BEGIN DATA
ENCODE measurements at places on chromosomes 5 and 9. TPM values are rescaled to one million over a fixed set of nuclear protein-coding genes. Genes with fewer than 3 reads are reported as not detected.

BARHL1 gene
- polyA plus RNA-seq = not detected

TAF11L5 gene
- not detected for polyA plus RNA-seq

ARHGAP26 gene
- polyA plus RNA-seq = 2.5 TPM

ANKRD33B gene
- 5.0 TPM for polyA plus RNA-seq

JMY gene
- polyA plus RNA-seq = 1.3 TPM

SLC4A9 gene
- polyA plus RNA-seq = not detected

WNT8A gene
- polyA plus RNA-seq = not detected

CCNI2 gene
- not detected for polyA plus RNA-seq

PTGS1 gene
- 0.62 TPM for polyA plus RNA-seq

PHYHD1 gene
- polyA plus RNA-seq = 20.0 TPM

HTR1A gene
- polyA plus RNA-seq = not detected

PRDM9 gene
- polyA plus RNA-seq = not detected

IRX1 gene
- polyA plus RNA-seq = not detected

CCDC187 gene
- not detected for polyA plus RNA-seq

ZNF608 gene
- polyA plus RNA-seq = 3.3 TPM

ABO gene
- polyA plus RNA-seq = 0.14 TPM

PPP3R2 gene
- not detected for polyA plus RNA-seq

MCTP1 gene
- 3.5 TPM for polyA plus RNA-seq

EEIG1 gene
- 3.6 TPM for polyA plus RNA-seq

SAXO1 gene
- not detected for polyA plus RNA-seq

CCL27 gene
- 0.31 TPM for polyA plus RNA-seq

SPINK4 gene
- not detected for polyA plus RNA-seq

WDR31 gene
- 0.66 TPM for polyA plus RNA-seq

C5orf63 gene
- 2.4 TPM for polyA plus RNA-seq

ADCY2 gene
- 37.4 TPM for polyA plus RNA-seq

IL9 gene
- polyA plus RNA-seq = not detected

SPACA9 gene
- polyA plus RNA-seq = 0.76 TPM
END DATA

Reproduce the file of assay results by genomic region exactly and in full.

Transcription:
ENCODE measurements at places on chromosomes 5 and 9. TPM values are rescaled to one million over a fixed set of nuclear protein-coding genes. Genes with fewer than 3 reads are reported as not detected.

BARHL1 gene
- polyA plus RNA-seq = not detected

TAF11L5 gene
- not detected for polyA plus RNA-seq

ARHGAP26 gene
- polyA plus RNA-seq = 2.5 TPM

ANKRD33B gene
- 5.0 TPM for polyA plus RNA-seq

JMY gene
- polyA plus RNA-seq = 1.3 TPM

SLC4A9 gene
- polyA plus RNA-seq = not detected

WNT8A gene
- polyA plus RNA-seq = not detected

CCNI2 gene
- not detected for polyA plus RNA-seq

PTGS1 gene
- 0.62 TPM for polyA plus RNA-seq

PHYHD1 gene
- polyA plus RNA-seq = 20.0 TPM

HTR1A gene
- polyA plus RNA-seq = not detected

PRDM9 gene
- polyA plus RNA-seq = not detected

IRX1 gene
- polyA plus RNA-seq = not detected

CCDC187 gene
- not detected for polyA plus RNA-seq

ZNF608 gene
- polyA plus RNA-seq = 3.3 TPM

ABO gene
- polyA plus RNA-seq = 0.14 TPM

PPP3R2 gene
- not detected for polyA plus RNA-seq

MCTP1 gene
- 3.5 TPM for polyA plus RNA-seq

EEIG1 gene
- 3.6 TPM for polyA plus RNA-seq

SAXO1 gene
- not detected for polyA plus RNA-seq

CCL27 gene
- 0.31 TPM for polyA plus RNA-seq

SPINK4 gene
- not detected for polyA plus RNA-seq

WDR31 gene
- 0.66 TPM for polyA plus RNA-seq

C5orf63 gene
- 2.4 TPM for polyA plus RNA-seq

ADCY2 gene
- 37.4 TPM for polyA plus RNA-seq

IL9 gene
- polyA plus RNA-seq = not detected

SPACA9 gene
- polyA plus RNA-seq = 0.76 TPM